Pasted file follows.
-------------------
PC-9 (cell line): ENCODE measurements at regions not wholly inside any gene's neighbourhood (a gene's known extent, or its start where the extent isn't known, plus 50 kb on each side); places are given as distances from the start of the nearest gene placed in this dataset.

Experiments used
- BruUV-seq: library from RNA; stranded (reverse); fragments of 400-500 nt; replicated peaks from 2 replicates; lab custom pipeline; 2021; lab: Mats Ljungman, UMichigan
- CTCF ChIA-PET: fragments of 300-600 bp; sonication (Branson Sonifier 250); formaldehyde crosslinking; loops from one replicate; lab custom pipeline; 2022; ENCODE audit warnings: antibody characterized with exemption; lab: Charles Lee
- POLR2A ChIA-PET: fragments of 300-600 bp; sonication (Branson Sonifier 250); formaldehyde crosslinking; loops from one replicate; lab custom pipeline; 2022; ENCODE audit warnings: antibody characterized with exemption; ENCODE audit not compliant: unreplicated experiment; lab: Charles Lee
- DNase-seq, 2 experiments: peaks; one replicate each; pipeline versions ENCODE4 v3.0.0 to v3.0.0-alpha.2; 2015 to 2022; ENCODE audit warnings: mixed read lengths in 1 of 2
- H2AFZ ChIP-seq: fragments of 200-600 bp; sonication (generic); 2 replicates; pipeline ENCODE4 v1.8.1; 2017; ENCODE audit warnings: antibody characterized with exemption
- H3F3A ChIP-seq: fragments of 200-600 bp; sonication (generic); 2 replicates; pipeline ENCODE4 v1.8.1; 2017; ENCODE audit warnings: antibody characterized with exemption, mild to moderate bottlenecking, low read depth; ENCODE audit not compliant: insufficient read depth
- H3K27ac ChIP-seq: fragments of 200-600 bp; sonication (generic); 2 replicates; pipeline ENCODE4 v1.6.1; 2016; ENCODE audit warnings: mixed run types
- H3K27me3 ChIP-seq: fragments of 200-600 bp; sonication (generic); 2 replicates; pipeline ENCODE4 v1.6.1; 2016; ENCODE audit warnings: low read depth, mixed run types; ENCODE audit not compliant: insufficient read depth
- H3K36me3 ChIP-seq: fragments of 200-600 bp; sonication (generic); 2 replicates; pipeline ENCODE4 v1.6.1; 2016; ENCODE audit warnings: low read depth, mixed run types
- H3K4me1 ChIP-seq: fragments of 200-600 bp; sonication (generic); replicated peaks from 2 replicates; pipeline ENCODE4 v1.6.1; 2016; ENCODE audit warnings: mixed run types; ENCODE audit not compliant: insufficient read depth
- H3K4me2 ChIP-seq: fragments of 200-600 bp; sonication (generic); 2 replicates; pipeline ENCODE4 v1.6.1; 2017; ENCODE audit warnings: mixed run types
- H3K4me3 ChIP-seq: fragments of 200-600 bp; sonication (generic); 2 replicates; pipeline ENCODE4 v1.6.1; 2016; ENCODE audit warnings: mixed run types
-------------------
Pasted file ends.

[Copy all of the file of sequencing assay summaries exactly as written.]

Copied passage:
PC-9 (cell line): ENCODE measurements at regions not wholly inside any gene's neighbourhood (a gene's known extent, or its start where the extent isn't known, plus 50 kb on each side); places are given as distances from the start of the nearest gene placed in this dataset.

Experiments used
- BruUV-seq: library from RNA; stranded (reverse); fragments of 400-500 nt; replicated peaks from 2 replicates; lab custom pipeline; 2021; lab: Mats Ljungman, UMichigan
- CTCF ChIA-PET: fragments of 300-600 bp; sonication (Branson Sonifier 250); formaldehyde crosslinking; loops from one replicate; lab custom pipeline; 2022; ENCODE audit warnings: antibody characterized with exemption; lab: Charles Lee
- POLR2A ChIA-PET: fragments of 300-600 bp; sonication (Branson Sonifier 250); formaldehyde crosslinking; loops from one replicate; lab custom pipeline; 2022; ENCODE audit warnings: antibody characterized with exemption; ENCODE audit not compliant: unreplicated experiment; lab: Charles Lee
- DNase-seq, 2 experiments: peaks; one replicate each; pipeline versions ENCODE4 v3.0.0 to v3.0.0-alpha.2; 2015 to 2022; ENCODE audit warnings: mixed read lengths in 1 of 2
- H2AFZ ChIP-seq: fragments of 200-600 bp; sonication (generic); 2 replicates; pipeline ENCODE4 v1.8.1; 2017; ENCODE audit warnings: antibody characterized with exemption
- H3F3A ChIP-seq: fragments of 200-600 bp; sonication (generic); 2 replicates; pipeline ENCODE4 v1.8.1; 2017; ENCODE audit warnings: antibody characterized with exemption, mild to moderate bottlenecking, low read depth; ENCODE audit not compliant: insufficient read depth
- H3K27ac ChIP-seq: fragments of 200-600 bp; sonication (generic); 2 replicates; pipeline ENCODE4 v1.6.1; 2016; ENCODE audit warnings: mixed run types
- H3K27me3 ChIP-seq: fragments of 200-600 bp; sonication (generic); 2 replicates; pipeline ENCODE4 v1.6.1; 2016; ENCODE audit warnings: low read depth, mixed run types; ENCODE audit not compliant: insufficient read depth
- H3K36me3 ChIP-seq: fragments of 200-600 bp; sonication (generic); 2 replicates; pipeline ENCODE4 v1.6.1; 2016; ENCODE audit warnings: low read depth, mixed run types
- H3K4me1 ChIP-seq: fragments of 200-600 bp; sonication (generic); replicated peaks from 2 replicates; pipeline ENCODE4 v1.6.1; 2016; ENCODE audit warnings: mixed run types; ENCODE audit not compliant: insufficient read depth
- H3K4me2 ChIP-seq: fragments of 200-600 bp; sonication (generic); 2 replicates; pipeline ENCODE4 v1.6.1; 2017; ENCODE audit warnings: mixed run types
- H3K4me3 ChIP-seq: fragments of 200-600 bp; sonication (generic); 2 replicates; pipeline ENCODE4 v1.6.1; 2016; ENCODE audit warnings: mixed run types